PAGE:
(sent today to Councillor Doug Holyday)
Dear Councilor Holyday,
Last week my husband, 16-month-old and I were walking along the lake shore for a post-dinner ice cream run when my husband mentioned that a city councilor had made a very uninformed comment on children living in the city of Toronto. I was shocked and disappointed to find out that this spew of ignorance was in fact truly stated.
Our little family of three lives on King Street West, between Liberty Village and Trinity Bellwoods. We are looking to move out of our two-bedroom loft and into a larger home, and struggling with a decision of moving out to Etobicoke or staying downtown.
I, unlike you, love downtown for raising a family. Having grown up in a city core in Europe, moved to Canada to a GTA suburb, and now raising a family downtown I can’t quite imagine raising my son (and future children) anywhere else. We spend more time outside enjoying the city life than I ever did as a child growing up in the suburbs. You are very misinformed about the Toronto you mention, and I would encourage you to rent a bike and explore before opening your mouth again.
By living here we ride the city on our bikes, stop to play the piano in the park, take the wagon to one of a multitude of amazing splash pads, buy fresh fruit and veggies in the farmer’s market and jog on the waterfront. We often walk to local stores, to get fresh made ice-cream and enjoy delicious healthy food options of lovely little patios. My husband whose work schedule isn’t as flexible as mine is able to spend time with his son just minutes after he finishes work, or we ride the bike down to meet him in the financial district. Our life is pretty amazing, I think.
There are dangers in the city, just the same way there are dangers in the suburbs. Shootings, robberies, drugs, traffic, pedophiles. They are just as real in Etobicoke as they are in downtown areas. My son is growing up to be a considerate, aware, enlightened, intelligent and considerate little person. He is evolving his tastes and respect for others.
I want to thank you for your ignorant comments, you have shown me exactly why we should remain a downtown family. Small-mindedness is not an option for my family. So we will continue to live where we do, to keep our experiences open when interacting with others.
The photos I’ve attached are of my young son playing the piano on the waterfront, splashing at the splash pad, riding the bike with me at Bay and King (oh my!), climbing the jungle gym with his dad, eating ice cream by the park. Gosh it looks like a pretty horrible life doesn’t it?! I am surprised I’ve managed to keep him alive this long. You should be ashamed of yourself, Councillor Holyday. I am embarrassed for you.
I find it very disturbing that the Deputy Mayor of Toronto could be not only so out of touch with the realities of the city he supposedly serves, but have a stubborn ignorance of the communities in Toronto that make this city so unique and liveable.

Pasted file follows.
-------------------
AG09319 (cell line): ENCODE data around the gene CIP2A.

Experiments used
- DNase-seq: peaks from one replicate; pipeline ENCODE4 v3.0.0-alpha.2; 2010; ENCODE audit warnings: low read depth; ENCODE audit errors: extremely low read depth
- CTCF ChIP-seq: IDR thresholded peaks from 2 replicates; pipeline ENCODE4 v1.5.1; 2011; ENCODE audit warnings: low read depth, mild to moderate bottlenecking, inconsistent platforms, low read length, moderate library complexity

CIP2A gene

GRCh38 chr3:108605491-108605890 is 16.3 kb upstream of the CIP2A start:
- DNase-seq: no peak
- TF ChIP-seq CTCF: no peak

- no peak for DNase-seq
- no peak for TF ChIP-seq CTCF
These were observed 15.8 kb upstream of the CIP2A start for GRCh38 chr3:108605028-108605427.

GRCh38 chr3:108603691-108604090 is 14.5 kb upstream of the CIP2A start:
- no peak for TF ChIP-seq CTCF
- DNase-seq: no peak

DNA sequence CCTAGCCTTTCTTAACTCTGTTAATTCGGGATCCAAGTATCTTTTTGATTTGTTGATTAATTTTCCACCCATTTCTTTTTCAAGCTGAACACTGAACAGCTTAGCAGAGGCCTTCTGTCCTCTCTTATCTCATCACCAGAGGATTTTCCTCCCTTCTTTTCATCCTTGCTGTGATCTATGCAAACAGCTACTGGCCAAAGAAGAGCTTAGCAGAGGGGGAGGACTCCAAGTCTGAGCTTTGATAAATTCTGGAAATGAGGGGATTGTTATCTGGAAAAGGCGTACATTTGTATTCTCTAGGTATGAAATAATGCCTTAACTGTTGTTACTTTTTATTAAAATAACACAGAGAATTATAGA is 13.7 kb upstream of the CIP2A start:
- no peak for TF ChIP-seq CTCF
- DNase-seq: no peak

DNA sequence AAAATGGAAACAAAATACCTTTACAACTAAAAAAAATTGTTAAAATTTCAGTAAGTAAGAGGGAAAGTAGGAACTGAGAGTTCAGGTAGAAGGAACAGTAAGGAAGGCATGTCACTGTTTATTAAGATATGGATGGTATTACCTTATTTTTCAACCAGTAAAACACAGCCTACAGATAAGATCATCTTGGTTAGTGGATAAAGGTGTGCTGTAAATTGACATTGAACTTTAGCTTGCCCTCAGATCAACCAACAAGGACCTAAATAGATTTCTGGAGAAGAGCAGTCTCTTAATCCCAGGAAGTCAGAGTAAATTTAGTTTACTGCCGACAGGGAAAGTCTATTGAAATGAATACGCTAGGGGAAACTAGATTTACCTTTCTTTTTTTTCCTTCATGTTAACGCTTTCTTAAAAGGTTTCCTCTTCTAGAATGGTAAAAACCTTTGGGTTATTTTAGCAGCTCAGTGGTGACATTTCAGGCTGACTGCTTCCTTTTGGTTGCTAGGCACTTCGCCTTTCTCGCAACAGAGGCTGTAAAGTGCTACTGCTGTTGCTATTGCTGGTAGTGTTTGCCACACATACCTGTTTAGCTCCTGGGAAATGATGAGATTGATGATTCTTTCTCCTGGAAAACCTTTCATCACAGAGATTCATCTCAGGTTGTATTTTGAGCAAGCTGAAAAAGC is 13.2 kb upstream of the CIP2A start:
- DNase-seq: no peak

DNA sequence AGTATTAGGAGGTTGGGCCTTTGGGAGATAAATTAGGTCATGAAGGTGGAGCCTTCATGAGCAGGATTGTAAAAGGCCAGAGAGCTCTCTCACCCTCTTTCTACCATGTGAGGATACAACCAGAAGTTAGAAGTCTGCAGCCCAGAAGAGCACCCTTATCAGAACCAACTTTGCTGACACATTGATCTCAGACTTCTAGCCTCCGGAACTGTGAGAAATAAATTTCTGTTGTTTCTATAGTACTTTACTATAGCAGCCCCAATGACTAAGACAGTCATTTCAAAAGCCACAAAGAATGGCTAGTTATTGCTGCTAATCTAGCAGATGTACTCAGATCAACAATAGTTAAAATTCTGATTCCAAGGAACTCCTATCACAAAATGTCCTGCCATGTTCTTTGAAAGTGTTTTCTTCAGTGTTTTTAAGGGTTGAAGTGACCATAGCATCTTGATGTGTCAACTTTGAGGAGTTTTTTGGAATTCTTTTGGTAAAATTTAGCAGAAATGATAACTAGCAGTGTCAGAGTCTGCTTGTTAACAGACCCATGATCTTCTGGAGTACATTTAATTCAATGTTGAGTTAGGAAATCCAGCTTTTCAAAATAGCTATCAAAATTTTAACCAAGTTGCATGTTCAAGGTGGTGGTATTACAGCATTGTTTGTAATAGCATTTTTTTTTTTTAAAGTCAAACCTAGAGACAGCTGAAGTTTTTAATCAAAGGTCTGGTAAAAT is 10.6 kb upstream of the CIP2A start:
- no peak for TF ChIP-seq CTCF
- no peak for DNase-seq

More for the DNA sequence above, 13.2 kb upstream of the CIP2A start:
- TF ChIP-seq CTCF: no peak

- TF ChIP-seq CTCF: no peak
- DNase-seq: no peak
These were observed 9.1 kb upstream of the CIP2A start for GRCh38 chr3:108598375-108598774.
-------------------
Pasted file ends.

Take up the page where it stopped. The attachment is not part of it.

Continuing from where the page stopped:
I was born in the mid 1980s to a middle class family and raised near Dufferin subway station, a block away from Bloor, and right across the street from Dufferin Grove Park. Family ties brought my parents to this neighbourhood; it had been where my great grandmother and grandmother had been raised. My parents, conversely, were brought up in Scarborough, and from their own experiences were eager to have my sister and I raised in an urban environment.
My parents, little sister and I were located minutes away from Gladstone Public Library, seven or eight different elementary and high schools (including Catholic options), corner stores, fruit stands, coffee shops, restaurants, the West End YMCA and the Dufferin Mall. This is without even beginning to count the number of services and programs that were made available to us through Dufferin Grove Park, including an ice rink in the winter, playground with wading pool in the summer, monthly, weekly or nightly free professional shows put on by Paperclay Theater and Dusk Dances (to mention a few), weekly farmers markets, community potlucks, the pizza oven which we were able to make our own pizzas with the help of Toronto Parks and Rec staff, public gardens, street fairs…
I could literally go on for hours about the happy memories I made in that park as a child with all of my friends. My street and the surrounding streets were a community, and as a child I never felt threatened within it. As an adult returning to my parents house, I notice that there are not fewer but more children then ever, who always seem to be running and playing down the sidewalks and in the park. Not much has changed.
My whole young adult life was spent in inner city schools with other children born and raised in the inner city, even on the dreaded Yonge street. We were all normal kids, living in quiet downtown neighbourhoods.
The comments you made were ignorant, and in that, either comedic or offensive. My parents, and the parents of my friends around me, ranging in employment from lawyers, to cashiers, to teacher, were not making poor decisions when they decided to raise their families downtown. If my own upbringing can be any indication, they were doing me the greatest service and I can never thank them enough.